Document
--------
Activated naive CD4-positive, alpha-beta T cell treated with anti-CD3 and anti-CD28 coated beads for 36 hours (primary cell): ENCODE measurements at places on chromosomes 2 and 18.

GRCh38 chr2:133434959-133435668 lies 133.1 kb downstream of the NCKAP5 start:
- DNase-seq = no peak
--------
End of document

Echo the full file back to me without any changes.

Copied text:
Activated naive CD4-positive, alpha-beta T cell treated with anti-CD3 and anti-CD28 coated beads for 36 hours (primary cell): ENCODE measurements at places on chromosomes 2 and 18.

GRCh38 chr2:133434959-133435668 lies 133.1 kb downstream of the NCKAP5 start:
- DNase-seq = no peak